Why We Are Inviting Walter Palmer Into Our Lions' Protected Area

Over two decades of campaigning for lions' protection, I've seen the battle get worse and worse. Not only for lions, but for us.

Cecil's brutal slaying is blowing the lid off a much bigger lion crisis known as Canned Lion Hunting -- a shadowy sub-industry in which baby cubs are offered to tourists to pet for a price, then put into cages to be shot by international trophy hunters when they are adults. This means that South Africa's thriving tourism industry is directly linked to the killing industry. The cub you cuddle today will probably end up as a tame lion for the likes of Walter Palmer, or worse, to shoot for fun.

If that is not bad enough, here are three facts you should know:

  • There are many more lions in cages than in the wild.
  • Wild lion populations have declined 80% over the past 50 years, the decline drastically escalating in the past 20 years.
  • If this trend continues, lions will be extinct in our lifetimes.

Now that the horrendous truth is finally being exposed, it's time to shift gears and reach out across the battle lines.

Walter Palmer has been holed up in an undisclosed destination while the death-threats pile up against the doors of his closed dental practice. Understandably, the people of the world are outraged by his brazen brutality in causing the death of Cecil, Zimbabwe's beloved black-maned lion.

Why then, on August 10, 2015 -- World Lion Day -- did I reach out to Walter Palmer and invite the world's most wanted man to come out to join our team's efforts in protecting Africa's lions?

"The killing has to stop. This is a real offer," I told him. And I meant it.

As a long-standing conservation organization, we are taking a great risk, but it's a leadership position that could change the stakes for lions and ecosystems.

After committing my life to this battle for decades, it's deeply encouraging to see that the tragic death of one noble lion is resulting in global unification on an unprecedented scale behind one single united cause.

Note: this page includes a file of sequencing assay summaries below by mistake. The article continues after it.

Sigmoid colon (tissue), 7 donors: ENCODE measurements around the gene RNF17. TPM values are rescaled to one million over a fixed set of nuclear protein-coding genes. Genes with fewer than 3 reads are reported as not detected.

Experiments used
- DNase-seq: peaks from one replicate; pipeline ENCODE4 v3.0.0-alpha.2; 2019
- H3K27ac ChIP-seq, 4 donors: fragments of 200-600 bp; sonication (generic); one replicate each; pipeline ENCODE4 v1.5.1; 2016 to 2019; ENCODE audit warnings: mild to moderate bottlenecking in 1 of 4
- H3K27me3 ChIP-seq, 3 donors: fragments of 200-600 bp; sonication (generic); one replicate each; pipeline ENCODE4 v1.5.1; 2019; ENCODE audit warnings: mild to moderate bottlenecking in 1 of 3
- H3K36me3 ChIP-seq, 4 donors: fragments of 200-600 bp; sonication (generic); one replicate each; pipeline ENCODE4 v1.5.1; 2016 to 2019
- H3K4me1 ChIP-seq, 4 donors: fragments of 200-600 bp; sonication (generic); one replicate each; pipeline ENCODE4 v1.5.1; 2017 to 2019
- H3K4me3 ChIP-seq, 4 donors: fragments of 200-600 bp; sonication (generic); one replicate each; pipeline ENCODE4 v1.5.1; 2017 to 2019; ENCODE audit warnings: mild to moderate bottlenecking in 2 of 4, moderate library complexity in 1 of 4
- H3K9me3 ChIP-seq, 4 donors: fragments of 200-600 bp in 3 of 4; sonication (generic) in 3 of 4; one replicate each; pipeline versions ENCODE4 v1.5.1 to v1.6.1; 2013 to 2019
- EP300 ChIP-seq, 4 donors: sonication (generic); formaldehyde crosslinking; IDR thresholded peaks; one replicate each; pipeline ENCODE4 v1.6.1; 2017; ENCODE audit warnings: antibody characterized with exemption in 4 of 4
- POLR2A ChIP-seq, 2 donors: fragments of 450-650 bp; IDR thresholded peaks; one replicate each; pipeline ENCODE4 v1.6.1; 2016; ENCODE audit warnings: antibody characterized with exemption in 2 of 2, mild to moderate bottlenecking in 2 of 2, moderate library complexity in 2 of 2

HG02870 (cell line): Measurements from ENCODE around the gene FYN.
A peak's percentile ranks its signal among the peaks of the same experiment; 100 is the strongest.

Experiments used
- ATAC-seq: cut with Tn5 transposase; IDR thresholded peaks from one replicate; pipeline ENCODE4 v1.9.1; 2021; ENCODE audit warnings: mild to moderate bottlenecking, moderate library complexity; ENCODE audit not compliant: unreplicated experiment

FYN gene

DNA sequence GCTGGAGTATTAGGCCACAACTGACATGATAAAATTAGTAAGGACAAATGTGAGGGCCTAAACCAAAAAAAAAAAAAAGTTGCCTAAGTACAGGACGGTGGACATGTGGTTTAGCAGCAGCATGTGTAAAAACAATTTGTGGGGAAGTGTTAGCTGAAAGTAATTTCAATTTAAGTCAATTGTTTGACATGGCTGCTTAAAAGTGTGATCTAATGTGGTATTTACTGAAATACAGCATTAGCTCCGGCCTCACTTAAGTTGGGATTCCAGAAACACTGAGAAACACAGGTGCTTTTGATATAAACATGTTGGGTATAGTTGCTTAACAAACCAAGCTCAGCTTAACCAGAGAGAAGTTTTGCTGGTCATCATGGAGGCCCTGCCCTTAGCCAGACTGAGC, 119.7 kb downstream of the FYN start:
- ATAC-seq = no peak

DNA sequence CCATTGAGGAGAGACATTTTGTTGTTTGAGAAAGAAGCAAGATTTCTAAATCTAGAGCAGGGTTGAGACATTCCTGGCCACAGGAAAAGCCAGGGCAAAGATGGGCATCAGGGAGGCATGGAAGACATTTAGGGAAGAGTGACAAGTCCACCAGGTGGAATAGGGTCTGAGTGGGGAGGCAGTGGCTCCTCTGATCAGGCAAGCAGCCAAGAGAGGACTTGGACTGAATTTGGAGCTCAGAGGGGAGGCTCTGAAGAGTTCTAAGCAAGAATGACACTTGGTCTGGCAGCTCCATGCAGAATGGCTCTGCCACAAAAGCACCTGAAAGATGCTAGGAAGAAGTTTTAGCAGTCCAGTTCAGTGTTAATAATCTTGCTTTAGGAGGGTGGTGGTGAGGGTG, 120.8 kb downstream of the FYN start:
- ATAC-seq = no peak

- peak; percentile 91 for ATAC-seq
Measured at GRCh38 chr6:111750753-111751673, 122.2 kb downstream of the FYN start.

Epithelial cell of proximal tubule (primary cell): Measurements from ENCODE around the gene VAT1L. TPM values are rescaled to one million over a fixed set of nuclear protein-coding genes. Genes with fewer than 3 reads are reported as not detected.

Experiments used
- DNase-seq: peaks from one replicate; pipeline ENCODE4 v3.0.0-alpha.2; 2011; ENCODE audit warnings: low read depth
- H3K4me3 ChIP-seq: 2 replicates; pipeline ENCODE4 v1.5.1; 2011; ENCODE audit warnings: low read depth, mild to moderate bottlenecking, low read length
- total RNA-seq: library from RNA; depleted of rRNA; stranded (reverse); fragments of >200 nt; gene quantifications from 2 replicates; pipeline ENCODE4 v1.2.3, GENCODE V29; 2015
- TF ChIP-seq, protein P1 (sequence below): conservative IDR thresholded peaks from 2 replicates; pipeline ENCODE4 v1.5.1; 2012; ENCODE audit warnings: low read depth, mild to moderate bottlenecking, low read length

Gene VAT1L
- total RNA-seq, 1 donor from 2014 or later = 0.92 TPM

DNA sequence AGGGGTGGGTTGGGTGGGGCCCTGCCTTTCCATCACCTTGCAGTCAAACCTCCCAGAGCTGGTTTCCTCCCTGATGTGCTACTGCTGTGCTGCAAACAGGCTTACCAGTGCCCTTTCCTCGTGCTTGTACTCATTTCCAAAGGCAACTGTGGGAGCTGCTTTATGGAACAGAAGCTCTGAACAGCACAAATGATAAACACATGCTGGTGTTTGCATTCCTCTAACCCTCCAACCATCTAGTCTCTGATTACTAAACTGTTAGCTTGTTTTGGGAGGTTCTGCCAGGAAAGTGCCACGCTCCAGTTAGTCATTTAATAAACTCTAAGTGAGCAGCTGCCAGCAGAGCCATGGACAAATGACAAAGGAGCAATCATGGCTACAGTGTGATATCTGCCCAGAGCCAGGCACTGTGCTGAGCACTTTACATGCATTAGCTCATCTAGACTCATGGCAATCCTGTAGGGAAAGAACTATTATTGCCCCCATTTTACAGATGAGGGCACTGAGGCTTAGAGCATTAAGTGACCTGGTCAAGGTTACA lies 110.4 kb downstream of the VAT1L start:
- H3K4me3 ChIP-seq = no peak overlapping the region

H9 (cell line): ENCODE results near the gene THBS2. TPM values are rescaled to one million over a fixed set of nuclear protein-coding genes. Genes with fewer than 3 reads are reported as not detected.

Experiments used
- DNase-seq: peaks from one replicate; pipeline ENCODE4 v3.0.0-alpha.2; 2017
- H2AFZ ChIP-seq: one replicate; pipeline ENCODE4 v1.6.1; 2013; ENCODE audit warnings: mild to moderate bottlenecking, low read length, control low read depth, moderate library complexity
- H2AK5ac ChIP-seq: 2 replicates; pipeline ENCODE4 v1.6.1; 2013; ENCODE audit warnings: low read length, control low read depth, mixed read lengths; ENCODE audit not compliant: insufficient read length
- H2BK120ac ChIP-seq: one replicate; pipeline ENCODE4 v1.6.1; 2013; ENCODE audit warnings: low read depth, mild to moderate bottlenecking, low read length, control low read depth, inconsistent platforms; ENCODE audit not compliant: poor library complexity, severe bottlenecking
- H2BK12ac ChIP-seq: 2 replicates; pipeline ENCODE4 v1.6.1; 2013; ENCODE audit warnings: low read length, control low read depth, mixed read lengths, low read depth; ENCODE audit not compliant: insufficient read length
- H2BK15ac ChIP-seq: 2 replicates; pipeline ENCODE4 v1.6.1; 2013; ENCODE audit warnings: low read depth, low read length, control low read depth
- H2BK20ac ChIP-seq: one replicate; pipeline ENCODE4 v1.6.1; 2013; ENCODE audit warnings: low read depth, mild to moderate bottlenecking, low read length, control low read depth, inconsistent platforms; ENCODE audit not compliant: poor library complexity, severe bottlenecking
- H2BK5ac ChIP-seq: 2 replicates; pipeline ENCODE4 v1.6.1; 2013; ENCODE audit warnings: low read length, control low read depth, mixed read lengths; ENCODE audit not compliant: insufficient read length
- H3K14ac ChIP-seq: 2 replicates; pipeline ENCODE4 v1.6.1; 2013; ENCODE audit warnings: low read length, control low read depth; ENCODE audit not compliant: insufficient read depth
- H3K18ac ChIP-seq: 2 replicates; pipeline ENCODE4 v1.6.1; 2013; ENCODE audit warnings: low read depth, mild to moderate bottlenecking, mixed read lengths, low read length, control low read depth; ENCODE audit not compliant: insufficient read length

So why be caught up in the hysteria of the Cecil tsunami, when there are so many other worthy causes?

Because what happens to lions directly affects us all.

Lions speak to our hearts. They inspire us to restore values of courage, love and truth in our lives, and they demand that we restore this kind of leadership in our world.

This is precisely the kind of leadership we are witnessing amongst people and even corporate entities. The world's airlines united behind the same cause of protecting endangered species by refusing to carry trophies and animal parts as cargo. A lion-hearted thank you, and congratulations on taking an ethical stand. Don't we just love their joint statement: "It's a long way to swim from Africa with your trophies." Now it's up to us lion-hearted people of the world to support their position through booking only on principled airlines. This leaves South African Airways out in the cold, still brazenly carrying trophies and animal parts as cargo.

But lions don't only inspire true leadership, they play an absolutely fundamental role in protecting ecosystems, while ecosystems support all life on this planet, including our own survival.

In nature, the apex animal keeps the entire balance all the way down through the prey species, plants, water and soil. It's called 'trophic cascading.' If ecosystems collapse, our systems will also collapse.

So, we need to ensure our human systems and legislation support these all-important ecosystems.

If we rise to the challenge, the tragedy around this one lion will help reform our policies for Lions, Land and People.

As the king, lions are the most trophy hunted animal on earth. So, we urgently have to put laws in place to protect them, which will set a positive precedent that will protect all endangered species. Especially, given that the United States is responsible for as much as 60% of the trophies leaving Africa. But then the EU is responsible for as much as 30%. So, no one is really off the hook.

Amidst the backlash of commercial interests in the massive trophy industry, which keeps throwing weak money arguments at us at the expense of our earth's survival, it is critical we stay strong and demand that politicians follow through on their public statements.

To ensure that the plight of endangered species is also high on the United Kingdom's government agenda, my organization, the Global White Lion Protection Trust, has helped initiate a new All-Party Parliamentary Group of MPs in Britain, which highlights the need for more to be done to ensure wildlife is protected.

Similarly, it's greatly encouraging news that four Democratic U.S. senators announced they intend to introduce a bill named after the beloved Zimbabwean lion: The Conserving Ecosystems by Ceasing the Importation of Large (CECIL) Animal Trophies Act. Note: The "Large" refers to the notorious "Big 5," the most targeted species on the trophy hunter's hit-list of which we've said Lions, and unfortunately the White Lions, are number 1.

Walter Palmer: Put down your weapons and come join the winning side, so that we all can see a positive way forward.

Lions and nature are on our side.